Believe it or not, this little loss of freedom bothered me...a lot...up until a couple of weeks ago. I'm not sure of exactly when or why or how the switch flipped but I finally had to concede that there are only so many hours in a day and what I can't accomplish in my sixteen hours of awake time just doesn't get done. I can learn to work smarter, perhaps a little faster when I'm not fatigued, but I can't work longer. It's part of my "new normal" as those of us in the cancer world are accustomed to hearing.
Interestingly, researchers have conducted studies linking the lack of sleep to breast cancer. You can read about one such study HERE. Maybe when I was younger I should have been more concerned with getting ample shuteye than wearing aluminum-free deodorant.
Now, I attempt to do a better job of how I spend my hours.
"So, then, be careful how you live. Do not be unwise but wise, making the best use of your time because the times are evil. Therefore, do not be foolish, but understand what the Lord’s will is."
~ Ephesians 5:15-17
And sister (or brother) our heavenly Father knows exactly how much time you and I have in a day. He knows and understands our limitations. And His will for us CAN get accomplished in the amount of time we have. He wouldn't will for me, or for you, what would be impossible for us to complete. It may require His divine assistance, but I believe the Lord wants to be included in all that we endeavor.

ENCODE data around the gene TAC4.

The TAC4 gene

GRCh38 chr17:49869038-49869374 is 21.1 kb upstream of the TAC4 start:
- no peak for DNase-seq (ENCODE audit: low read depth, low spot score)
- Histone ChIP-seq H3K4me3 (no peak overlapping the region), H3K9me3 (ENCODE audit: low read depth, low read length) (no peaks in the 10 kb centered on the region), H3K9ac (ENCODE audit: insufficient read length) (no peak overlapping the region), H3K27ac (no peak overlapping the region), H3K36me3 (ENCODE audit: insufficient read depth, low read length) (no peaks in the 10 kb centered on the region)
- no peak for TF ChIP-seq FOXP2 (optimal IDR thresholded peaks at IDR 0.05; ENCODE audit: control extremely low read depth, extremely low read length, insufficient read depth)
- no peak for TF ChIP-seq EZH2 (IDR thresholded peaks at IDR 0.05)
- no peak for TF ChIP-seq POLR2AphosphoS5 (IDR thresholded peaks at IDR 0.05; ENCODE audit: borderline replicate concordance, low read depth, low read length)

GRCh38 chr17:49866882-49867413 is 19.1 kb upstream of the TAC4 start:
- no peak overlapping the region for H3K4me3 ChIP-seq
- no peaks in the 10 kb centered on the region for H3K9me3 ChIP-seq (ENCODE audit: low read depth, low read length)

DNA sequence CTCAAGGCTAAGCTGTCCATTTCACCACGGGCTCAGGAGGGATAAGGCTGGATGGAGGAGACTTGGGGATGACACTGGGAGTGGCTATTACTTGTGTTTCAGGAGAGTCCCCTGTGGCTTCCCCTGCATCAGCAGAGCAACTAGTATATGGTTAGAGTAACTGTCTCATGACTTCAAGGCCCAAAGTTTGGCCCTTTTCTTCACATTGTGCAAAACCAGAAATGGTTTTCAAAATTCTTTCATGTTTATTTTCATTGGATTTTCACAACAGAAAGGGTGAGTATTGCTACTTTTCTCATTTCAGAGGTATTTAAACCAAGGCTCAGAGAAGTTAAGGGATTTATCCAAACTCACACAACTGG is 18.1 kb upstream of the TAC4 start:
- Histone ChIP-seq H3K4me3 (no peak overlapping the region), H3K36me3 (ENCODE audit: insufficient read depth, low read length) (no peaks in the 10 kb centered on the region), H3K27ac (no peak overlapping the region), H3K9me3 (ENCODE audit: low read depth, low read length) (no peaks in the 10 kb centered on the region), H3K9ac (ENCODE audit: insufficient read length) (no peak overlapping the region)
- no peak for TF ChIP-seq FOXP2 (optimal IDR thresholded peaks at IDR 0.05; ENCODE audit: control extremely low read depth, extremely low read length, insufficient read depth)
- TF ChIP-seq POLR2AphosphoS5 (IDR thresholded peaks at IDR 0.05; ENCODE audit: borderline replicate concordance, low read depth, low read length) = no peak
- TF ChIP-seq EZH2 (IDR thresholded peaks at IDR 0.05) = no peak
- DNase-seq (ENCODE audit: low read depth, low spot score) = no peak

Well, gotta go. Time to take my med then go to bed!
With poetry like that, maybe I could start working for Hallmark cards?
On second thought...
Have you ever heard that what you do on New Year’s (Day or Eve, I’m not sure which) you’ll do the rest of the year? If there’s any truth to that, I’ll be stranded half-dressed out in the cold throughout 2018.
On New Year’s Day I headed to Mass full of hope and good intentions while the children slept. About five miles from home, my vehicle’s engine overheated. This had happened once before back in October while getting the kids from school. And like before, I eventually managed to coast my vehicle to the parking lot that adjoins my neighborhood. Again, I began to walk home. But unlike the brisk fall day’s chill that chided me for not having a jacket, the morning of January 1st was a frigid 17 degrees when I set out for the 2-mile walk. Thankfully, I learned my lesson the first time and had a coat, but I was wearing a dress - with no nylons, no hat, no scarf, no gloves – I may as well been in Nome, Alaska.